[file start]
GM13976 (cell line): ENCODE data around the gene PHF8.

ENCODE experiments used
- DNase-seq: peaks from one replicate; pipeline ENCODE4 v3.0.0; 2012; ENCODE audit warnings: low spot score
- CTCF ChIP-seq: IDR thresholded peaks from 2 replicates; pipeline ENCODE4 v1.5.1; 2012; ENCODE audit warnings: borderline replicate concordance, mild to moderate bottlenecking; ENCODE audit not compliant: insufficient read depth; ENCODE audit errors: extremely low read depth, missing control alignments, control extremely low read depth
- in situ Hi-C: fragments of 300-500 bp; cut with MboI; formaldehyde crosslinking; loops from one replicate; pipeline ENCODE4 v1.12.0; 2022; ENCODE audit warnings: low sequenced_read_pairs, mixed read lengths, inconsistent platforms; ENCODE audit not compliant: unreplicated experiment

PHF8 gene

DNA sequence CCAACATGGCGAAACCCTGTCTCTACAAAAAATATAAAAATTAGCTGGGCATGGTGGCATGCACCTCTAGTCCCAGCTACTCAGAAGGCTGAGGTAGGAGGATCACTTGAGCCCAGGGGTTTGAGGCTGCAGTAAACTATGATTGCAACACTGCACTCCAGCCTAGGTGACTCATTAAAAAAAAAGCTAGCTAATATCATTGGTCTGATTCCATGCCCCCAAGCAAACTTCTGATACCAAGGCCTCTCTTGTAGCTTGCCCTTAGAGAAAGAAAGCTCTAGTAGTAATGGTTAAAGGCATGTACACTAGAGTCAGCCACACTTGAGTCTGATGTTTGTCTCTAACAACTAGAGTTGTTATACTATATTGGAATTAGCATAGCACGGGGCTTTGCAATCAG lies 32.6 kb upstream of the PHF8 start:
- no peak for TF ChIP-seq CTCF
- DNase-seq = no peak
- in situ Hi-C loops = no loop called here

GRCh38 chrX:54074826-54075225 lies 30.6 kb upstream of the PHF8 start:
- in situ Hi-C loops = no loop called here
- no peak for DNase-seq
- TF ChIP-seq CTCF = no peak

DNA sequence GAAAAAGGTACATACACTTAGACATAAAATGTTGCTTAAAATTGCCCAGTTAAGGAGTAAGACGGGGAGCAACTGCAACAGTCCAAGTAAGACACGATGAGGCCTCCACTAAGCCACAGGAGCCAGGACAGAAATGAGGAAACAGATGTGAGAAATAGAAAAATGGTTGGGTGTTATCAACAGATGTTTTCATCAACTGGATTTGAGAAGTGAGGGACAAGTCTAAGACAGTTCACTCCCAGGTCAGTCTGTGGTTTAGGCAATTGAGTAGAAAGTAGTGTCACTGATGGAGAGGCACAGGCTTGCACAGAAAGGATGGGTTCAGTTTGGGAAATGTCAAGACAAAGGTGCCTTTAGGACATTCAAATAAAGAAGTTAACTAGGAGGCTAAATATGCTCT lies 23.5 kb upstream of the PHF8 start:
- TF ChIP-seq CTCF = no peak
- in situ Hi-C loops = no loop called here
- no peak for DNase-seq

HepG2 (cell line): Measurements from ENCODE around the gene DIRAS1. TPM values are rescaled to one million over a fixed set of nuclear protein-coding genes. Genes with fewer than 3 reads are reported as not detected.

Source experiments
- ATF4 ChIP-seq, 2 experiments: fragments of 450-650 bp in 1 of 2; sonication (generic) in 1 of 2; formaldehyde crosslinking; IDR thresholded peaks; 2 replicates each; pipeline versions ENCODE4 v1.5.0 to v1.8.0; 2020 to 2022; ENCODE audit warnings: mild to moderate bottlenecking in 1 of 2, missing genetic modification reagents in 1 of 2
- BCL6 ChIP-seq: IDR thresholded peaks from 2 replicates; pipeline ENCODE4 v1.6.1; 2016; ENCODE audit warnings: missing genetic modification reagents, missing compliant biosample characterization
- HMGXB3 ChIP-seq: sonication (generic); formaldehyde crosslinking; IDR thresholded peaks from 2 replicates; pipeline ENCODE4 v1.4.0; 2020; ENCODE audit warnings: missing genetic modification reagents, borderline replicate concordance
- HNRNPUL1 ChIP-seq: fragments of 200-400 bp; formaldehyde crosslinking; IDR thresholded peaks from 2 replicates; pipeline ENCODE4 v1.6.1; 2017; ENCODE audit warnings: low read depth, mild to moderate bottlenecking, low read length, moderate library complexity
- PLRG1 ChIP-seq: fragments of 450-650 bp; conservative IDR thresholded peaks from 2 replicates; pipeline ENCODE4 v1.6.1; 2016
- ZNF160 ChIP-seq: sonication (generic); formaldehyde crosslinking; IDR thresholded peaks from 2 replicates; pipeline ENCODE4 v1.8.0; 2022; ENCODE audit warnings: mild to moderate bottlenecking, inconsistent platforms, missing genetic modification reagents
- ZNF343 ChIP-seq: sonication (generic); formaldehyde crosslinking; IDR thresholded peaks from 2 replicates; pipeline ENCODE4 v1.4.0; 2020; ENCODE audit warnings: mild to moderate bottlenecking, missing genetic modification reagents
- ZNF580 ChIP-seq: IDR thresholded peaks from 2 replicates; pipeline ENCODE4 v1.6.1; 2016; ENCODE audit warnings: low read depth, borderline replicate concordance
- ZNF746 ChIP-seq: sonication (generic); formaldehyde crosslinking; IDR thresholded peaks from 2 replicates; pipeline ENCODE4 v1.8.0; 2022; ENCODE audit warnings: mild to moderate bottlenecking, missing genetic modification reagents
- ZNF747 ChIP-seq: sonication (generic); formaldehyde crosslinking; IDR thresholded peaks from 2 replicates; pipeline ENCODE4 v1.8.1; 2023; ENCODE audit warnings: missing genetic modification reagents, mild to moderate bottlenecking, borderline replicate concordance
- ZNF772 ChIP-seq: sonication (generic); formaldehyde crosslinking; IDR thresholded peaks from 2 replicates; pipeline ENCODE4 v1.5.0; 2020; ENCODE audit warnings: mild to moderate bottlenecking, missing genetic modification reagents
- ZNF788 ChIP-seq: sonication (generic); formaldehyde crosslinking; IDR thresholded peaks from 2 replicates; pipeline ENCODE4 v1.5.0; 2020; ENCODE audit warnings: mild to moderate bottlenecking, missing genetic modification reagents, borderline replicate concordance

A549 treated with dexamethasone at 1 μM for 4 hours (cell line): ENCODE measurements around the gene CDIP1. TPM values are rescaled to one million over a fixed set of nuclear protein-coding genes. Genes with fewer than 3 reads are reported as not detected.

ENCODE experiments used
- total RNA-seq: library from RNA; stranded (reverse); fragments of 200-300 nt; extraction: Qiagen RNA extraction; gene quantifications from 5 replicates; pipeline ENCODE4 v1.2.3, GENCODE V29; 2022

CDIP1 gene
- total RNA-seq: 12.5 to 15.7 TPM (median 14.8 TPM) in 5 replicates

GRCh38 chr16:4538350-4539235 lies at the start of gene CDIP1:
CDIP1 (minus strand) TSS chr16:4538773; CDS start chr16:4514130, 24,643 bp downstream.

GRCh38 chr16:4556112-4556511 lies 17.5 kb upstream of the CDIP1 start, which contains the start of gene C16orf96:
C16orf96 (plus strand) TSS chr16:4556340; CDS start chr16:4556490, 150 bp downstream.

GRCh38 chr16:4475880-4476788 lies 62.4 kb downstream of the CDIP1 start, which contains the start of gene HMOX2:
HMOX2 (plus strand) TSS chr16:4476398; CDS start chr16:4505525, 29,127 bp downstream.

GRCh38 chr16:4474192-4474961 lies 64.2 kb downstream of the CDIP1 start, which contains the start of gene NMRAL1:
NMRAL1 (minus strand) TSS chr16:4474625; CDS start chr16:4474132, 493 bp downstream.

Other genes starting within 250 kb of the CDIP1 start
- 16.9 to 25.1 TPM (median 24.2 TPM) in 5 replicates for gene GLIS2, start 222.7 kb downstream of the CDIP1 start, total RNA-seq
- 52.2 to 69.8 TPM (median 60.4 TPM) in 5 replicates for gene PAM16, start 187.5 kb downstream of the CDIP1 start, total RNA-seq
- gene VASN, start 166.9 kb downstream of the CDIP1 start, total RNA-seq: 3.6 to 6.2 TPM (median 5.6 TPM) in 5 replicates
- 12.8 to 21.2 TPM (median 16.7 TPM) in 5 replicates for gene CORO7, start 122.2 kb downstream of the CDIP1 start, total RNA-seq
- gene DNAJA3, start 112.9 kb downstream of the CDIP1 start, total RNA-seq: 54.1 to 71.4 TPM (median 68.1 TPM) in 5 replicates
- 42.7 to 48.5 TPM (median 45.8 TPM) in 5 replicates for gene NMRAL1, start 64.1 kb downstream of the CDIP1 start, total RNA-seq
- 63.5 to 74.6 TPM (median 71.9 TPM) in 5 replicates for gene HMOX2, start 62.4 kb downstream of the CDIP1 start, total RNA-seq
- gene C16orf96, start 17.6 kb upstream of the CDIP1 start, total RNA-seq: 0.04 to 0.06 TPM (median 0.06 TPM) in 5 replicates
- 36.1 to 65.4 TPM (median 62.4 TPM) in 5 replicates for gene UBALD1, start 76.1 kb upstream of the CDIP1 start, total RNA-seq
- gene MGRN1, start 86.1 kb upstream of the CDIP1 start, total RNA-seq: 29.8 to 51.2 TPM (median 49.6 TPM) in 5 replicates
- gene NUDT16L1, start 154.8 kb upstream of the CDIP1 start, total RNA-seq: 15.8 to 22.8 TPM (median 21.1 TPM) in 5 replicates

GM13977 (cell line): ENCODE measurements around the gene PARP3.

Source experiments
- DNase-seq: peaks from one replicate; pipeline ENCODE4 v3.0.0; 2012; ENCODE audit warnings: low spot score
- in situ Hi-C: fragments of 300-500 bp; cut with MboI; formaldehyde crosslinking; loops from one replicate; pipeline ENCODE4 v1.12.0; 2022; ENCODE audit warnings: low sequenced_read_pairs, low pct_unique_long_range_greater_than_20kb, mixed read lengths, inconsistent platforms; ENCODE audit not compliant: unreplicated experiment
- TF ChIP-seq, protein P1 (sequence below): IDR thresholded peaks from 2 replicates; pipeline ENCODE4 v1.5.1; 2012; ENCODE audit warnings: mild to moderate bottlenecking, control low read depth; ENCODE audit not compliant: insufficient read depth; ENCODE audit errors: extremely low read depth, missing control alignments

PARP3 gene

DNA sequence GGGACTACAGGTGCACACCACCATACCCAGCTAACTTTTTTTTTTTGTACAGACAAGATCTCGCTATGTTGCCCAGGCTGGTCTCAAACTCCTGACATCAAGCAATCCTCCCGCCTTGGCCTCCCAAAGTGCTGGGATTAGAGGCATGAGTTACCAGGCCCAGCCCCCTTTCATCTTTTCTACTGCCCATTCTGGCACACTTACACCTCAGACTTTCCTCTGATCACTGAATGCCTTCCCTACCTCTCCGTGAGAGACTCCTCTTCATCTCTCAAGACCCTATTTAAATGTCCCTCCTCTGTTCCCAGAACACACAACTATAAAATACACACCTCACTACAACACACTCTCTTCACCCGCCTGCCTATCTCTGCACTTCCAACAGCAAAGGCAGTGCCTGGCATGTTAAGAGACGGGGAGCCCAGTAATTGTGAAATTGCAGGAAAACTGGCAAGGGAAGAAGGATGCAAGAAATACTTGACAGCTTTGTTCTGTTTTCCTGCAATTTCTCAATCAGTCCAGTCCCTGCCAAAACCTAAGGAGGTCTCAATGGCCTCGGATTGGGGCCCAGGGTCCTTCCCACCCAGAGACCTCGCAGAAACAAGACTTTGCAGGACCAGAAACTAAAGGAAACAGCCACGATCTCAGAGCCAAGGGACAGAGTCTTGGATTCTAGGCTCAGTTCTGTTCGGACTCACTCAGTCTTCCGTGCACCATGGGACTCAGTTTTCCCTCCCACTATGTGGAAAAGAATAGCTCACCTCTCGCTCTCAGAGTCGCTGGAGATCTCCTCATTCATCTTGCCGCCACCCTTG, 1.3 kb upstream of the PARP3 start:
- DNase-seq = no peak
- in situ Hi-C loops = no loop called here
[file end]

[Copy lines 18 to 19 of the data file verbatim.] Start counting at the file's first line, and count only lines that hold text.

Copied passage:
- no peak for DNase-seq

HepG2 (cell line): Measurements from ENCODE around the gene DIRAS1. TPM values are rescaled to one million over a fixed set of nuclear protein-coding genes. Genes with fewer than 3 reads are reported as not detected.